3. Banking Charges: Banking of 100% energy generated shall be permitted during 12 months of the year, subject to prior approval from transmission company (“TRANSCO”) or DISCOM. Banking charges shall be exempted for grid connected solar rooftop projects and shall be adjusted in kind at the rate of 5% of the energy delivered at the drawl point. Further, drawl from the banked energy shall not be permitted during the peak hours and between April 1 to June 30 and February 1 to March 31 of each financial year. The unutilized banked energy shall be deemed to be a purchase by the DISCOM at the rate of 50% of the average pooled power purchase cost determined by JSERC for the applicable year. The payment of the deemed purchase of the unutilized banked energy shall be capped at 10% of the total banked energy.
4. Grid Connectivity and Evacuation: For solar parks developed on government land, the cost of augmentation of the grid infrastructure for evacuation of power from the generating station to the nearest substation shall be borne by the state government. For parks on private land, the cost of EHV/HV transmission line up to 10 KM shall be borne by the TRANSCO/DISCOM. If the distance between the interconnection point and the point of grid connectivity is more than 10 Km, then the cost for development of grid infrastructure beyond 10 Km shall be equally shared between the developer and the licensee. Any upstream strengthening requirement may be borne by the TRANSCO/DISCOM on a priority basis. The supervision charges payable to the TRANSCO/DISCOM may also be exempted for the solar power projects except utility scale solar projects.
5. Tariff Mechanism: The Policy sets out the tariff mechanism to be adopted for the solar projects commissioned during the operative period:
a) Solarization of Agricultural Feeder: DISCOMs are encouraged to determine appropriate ceiling tariff that adequately captures the smaller project sizes and high transaction cost in accordance with the PM KUSUM scheme.
b) Green Tariff: JSERC may introduce ‘Green Tariff’ for all consumers which shall be lower than the equivalent average pooled power purchase cost of nonconventional sources.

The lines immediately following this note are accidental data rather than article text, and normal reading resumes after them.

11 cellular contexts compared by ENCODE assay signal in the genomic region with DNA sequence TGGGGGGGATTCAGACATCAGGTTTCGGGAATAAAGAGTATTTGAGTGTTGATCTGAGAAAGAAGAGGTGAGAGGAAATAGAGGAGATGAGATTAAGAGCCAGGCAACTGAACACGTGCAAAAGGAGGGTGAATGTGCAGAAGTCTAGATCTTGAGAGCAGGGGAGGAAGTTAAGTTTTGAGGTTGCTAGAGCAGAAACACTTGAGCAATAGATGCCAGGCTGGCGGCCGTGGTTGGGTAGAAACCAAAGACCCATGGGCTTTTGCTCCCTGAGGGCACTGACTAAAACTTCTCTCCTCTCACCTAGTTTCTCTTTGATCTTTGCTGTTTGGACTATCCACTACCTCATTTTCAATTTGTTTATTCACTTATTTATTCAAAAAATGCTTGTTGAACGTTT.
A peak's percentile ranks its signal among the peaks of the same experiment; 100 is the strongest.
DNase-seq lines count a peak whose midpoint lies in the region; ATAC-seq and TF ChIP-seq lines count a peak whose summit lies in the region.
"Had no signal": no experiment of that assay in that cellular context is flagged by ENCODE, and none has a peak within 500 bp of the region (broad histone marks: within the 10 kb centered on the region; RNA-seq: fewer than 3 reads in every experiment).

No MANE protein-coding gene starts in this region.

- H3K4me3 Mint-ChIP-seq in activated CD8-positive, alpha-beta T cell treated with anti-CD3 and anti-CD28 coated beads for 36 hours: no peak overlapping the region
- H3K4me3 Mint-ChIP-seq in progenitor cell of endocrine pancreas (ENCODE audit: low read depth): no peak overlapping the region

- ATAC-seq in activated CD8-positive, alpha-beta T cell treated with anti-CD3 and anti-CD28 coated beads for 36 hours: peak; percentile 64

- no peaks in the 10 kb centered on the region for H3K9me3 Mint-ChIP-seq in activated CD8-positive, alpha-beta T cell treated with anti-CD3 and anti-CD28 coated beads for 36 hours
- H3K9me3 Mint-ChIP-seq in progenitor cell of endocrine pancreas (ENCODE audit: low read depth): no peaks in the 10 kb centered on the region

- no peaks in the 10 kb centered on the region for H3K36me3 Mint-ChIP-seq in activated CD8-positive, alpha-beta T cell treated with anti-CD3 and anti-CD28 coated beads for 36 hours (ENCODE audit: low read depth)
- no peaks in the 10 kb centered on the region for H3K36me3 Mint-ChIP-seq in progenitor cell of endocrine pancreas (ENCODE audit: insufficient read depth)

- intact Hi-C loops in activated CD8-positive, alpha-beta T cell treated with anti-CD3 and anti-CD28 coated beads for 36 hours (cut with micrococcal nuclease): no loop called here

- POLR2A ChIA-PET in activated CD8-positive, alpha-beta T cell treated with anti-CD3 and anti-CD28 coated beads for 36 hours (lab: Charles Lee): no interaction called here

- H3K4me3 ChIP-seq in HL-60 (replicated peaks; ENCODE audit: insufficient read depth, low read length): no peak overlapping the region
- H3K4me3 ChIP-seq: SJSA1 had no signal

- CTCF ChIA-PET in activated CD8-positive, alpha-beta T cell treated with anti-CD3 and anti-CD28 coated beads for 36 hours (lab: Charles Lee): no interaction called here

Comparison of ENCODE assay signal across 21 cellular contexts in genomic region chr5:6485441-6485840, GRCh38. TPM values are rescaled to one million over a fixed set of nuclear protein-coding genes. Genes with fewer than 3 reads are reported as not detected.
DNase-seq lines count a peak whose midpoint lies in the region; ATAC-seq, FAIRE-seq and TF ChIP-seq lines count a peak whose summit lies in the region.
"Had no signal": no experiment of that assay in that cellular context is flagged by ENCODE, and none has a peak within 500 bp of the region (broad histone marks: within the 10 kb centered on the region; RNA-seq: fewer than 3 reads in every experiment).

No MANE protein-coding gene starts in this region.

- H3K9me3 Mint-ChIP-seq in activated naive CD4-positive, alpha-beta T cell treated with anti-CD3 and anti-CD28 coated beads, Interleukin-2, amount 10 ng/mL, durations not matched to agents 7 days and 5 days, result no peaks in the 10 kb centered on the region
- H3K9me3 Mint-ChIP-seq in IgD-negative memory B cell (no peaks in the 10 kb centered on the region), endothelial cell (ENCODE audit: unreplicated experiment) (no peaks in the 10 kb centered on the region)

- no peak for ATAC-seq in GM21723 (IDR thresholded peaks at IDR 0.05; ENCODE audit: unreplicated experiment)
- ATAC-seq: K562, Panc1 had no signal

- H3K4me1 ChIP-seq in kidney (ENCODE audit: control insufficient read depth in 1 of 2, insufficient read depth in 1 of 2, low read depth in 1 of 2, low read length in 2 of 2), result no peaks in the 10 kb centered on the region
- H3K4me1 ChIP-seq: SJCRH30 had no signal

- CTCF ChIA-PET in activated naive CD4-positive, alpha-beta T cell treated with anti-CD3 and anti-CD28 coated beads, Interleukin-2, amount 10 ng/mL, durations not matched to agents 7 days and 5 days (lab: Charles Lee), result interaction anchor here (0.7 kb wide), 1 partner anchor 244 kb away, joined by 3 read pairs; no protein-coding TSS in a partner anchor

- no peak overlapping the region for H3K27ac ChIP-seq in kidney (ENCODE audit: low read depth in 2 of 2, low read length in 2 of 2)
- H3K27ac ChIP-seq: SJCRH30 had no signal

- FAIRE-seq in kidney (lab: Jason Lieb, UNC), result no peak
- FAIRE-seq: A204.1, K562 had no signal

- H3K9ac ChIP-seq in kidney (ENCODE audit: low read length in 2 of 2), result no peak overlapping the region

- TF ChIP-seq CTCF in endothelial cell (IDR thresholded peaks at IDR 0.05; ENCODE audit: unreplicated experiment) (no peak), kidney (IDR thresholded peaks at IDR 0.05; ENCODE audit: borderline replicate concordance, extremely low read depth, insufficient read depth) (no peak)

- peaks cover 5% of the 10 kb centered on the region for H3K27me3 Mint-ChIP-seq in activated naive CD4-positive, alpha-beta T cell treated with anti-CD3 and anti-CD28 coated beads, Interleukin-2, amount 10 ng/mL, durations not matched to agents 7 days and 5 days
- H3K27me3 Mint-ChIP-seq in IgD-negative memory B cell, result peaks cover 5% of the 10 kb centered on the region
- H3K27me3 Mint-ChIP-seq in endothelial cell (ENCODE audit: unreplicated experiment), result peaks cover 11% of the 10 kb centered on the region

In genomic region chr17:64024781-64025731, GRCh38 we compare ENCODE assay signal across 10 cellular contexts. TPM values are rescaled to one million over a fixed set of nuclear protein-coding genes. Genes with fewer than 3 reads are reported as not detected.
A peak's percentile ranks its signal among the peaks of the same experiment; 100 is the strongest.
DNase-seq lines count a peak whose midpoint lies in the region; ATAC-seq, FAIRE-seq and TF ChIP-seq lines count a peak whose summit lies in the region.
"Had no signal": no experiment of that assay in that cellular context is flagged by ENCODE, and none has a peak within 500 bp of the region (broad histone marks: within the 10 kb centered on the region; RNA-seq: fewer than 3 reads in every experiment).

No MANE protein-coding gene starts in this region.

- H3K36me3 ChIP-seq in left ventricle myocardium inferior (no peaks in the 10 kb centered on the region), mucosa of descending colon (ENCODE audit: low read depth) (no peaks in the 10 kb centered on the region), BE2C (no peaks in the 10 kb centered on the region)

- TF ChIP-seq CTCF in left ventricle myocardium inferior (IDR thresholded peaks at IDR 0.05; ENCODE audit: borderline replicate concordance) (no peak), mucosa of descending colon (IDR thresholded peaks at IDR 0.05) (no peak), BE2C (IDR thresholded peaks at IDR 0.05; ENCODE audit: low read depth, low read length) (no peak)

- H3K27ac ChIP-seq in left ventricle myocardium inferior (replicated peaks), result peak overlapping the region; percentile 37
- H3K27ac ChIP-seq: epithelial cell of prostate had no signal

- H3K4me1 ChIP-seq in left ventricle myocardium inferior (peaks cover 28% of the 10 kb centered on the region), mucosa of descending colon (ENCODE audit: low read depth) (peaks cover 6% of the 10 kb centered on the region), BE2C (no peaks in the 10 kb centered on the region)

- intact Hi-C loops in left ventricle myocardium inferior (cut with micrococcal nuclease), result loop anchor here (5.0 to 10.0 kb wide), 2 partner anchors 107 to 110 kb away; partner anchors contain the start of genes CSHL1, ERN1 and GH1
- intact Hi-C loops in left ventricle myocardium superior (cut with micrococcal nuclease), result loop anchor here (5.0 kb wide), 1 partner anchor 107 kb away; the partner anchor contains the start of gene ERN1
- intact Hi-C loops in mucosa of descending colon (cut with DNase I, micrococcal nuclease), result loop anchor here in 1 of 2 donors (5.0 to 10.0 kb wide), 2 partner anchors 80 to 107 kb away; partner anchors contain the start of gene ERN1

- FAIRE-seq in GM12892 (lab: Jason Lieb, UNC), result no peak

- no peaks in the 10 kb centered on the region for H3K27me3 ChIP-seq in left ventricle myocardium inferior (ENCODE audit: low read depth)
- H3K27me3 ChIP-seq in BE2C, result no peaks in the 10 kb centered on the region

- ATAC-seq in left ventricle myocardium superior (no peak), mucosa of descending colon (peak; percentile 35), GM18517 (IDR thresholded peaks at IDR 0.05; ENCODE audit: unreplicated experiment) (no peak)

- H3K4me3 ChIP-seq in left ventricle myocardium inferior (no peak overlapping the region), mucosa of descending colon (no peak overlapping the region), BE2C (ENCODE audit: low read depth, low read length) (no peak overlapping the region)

c) Feed-in Tariff: JSERC may introduce time-of-the-use solar energy feed-in tariffs to encourage solar energy producers and storage operators to feed-in energy into grid when demand is high.
d) Virtual Net Metering: Virtual net metering including group virtual net metering will be promoted.
6) Permits and Approvals:
a) Single window facility shall be implemented through a solar policy cell to facilitate procurement of all statutory approvals and clearances, in a time bound manner within a period of 60 days. Rs. 10,000/ MW shall be the transaction charge for processing such applications with a cap of Rs. 2,00,000 for utility scale projects.
b) Height of module structure i.e., up to 3 meters, shall not be counted towards the total height of building as permitted under building bylaws and no approval shall be required from the municipal corporation or the urban development and housing authority for putting up solar plants.
c) Exemption has been granted to power projects using photovoltaic or solar thermal technology, from the requirement to obtain environmental clearances including clearance from department of forest, environment and climate change and department of mines & geology for implementation on retired mine lands.
d) Exemption has been granted to floating solar plants from the requirement to obtain clearance from irrigation department.
e) However, disposal of photovoltaic cells shall attract Hazardous and Other Waste (Management and Trans-Boundary Movement) Rules, 2016, and development of solar parks shall attract the provisions of the Water (Prevention and Control of Pollution) Act, 1974 and the Air (Prevention and Control of Pollution) Act, 1981.
7) Other benefits - Certain other benefits available to solar power developers under the Policy have been set out herein below:
a) Electricity duty shall be exempted/ reimbursed for a period of 5 years from commercial operations date for rooftop solar plants under net metering, captive solar projects, solar pumps, and EV charging stations set up in accordance with Jharkhand Industrial and Investment Promotion Policy, 2021.